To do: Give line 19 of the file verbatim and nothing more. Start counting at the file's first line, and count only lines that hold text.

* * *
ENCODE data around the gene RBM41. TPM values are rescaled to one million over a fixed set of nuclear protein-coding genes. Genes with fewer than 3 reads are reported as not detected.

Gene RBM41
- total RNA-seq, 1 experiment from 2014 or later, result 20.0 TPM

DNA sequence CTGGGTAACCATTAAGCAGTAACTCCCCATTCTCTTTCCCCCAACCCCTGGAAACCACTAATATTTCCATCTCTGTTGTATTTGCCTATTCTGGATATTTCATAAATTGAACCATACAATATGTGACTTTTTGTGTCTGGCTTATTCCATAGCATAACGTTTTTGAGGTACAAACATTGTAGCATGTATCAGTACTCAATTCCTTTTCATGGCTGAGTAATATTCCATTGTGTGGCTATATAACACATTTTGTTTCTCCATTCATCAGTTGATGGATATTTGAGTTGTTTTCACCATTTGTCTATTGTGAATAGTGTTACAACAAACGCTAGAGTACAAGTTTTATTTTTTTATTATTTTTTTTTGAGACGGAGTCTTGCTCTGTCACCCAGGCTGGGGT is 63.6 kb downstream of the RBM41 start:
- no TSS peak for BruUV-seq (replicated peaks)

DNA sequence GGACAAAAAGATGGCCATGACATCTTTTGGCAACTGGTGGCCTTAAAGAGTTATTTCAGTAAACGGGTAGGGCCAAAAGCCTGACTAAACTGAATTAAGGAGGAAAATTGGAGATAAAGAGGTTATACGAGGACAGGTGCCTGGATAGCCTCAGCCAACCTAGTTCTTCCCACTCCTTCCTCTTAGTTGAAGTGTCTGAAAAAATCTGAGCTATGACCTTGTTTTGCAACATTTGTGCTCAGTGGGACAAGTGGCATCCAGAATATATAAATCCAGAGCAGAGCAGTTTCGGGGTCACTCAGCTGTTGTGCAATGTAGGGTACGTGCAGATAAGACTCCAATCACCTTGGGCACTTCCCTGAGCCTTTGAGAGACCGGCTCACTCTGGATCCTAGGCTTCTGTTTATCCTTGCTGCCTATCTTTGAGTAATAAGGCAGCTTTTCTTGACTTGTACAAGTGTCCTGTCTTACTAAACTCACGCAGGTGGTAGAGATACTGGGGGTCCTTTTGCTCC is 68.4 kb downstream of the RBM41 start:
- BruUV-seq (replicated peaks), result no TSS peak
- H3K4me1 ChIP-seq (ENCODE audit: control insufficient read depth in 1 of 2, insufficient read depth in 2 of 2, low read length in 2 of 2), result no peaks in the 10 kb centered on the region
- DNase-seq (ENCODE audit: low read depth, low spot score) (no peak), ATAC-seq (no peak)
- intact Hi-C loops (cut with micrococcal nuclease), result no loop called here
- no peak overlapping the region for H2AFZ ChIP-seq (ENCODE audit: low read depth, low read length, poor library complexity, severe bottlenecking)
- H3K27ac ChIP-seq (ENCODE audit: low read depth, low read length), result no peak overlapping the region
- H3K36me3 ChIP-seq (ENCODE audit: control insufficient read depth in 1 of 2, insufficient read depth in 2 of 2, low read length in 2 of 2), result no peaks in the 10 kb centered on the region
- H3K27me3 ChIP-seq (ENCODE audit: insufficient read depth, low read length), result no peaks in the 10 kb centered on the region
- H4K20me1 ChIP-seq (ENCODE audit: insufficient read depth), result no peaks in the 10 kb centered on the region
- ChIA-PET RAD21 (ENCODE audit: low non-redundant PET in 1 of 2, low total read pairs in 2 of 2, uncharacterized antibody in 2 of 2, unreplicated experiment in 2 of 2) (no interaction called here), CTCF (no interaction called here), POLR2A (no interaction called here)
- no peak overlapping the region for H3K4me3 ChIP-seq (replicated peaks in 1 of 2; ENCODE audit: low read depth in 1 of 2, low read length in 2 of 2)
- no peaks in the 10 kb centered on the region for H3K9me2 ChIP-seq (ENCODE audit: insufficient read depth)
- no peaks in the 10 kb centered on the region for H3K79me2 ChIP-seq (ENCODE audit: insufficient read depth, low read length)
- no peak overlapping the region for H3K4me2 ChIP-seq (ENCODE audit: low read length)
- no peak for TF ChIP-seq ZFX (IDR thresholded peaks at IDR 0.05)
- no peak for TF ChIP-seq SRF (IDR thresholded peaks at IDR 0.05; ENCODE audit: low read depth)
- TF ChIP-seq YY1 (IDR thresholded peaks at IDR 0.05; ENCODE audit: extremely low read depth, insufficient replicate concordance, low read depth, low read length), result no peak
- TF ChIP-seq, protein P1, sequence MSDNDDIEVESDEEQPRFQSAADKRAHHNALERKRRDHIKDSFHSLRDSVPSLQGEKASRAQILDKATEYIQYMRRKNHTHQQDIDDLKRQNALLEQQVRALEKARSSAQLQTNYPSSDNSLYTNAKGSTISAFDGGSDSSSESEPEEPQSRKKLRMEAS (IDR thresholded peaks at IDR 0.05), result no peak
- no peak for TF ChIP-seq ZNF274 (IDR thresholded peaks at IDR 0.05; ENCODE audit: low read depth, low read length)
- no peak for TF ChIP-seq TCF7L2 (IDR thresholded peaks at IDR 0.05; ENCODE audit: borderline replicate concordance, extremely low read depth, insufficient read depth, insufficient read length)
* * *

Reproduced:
- no peaks in the 10 kb centered on the region for H3K79me2 ChIP-seq (ENCODE audit: insufficient read depth, low read length)